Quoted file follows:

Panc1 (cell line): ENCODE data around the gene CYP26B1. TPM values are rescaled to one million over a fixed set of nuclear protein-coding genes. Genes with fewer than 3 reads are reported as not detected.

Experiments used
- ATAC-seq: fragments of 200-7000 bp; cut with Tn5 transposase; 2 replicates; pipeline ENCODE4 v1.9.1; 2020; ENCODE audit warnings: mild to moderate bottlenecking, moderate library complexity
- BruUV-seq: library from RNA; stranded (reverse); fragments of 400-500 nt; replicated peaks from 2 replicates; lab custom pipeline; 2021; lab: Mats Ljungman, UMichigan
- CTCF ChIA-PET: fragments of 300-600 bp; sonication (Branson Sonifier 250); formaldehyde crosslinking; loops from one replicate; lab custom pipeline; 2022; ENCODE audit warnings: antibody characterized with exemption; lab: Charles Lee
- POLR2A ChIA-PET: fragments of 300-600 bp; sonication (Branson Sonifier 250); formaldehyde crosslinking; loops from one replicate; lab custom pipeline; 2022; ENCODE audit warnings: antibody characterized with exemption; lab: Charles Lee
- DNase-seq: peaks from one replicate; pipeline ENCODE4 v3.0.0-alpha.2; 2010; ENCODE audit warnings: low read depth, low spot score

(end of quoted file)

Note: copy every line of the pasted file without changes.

Panc1 (cell line): ENCODE data around the gene CYP26B1. TPM values are rescaled to one million over a fixed set of nuclear protein-coding genes. Genes with fewer than 3 reads are reported as not detected.

Experiments used
- ATAC-seq: fragments of 200-7000 bp; cut with Tn5 transposase; 2 replicates; pipeline ENCODE4 v1.9.1; 2020; ENCODE audit warnings: mild to moderate bottlenecking, moderate library complexity
- BruUV-seq: library from RNA; stranded (reverse); fragments of 400-500 nt; replicated peaks from 2 replicates; lab custom pipeline; 2021; lab: Mats Ljungman, UMichigan
- CTCF ChIA-PET: fragments of 300-600 bp; sonication (Branson Sonifier 250); formaldehyde crosslinking; loops from one replicate; lab custom pipeline; 2022; ENCODE audit warnings: antibody characterized with exemption; lab: Charles Lee
- POLR2A ChIA-PET: fragments of 300-600 bp; sonication (Branson Sonifier 250); formaldehyde crosslinking; loops from one replicate; lab custom pipeline; 2022; ENCODE audit warnings: antibody characterized with exemption; lab: Charles Lee
- DNase-seq: peaks from one replicate; pipeline ENCODE4 v3.0.0-alpha.2; 2010; ENCODE audit warnings: low read depth, low spot score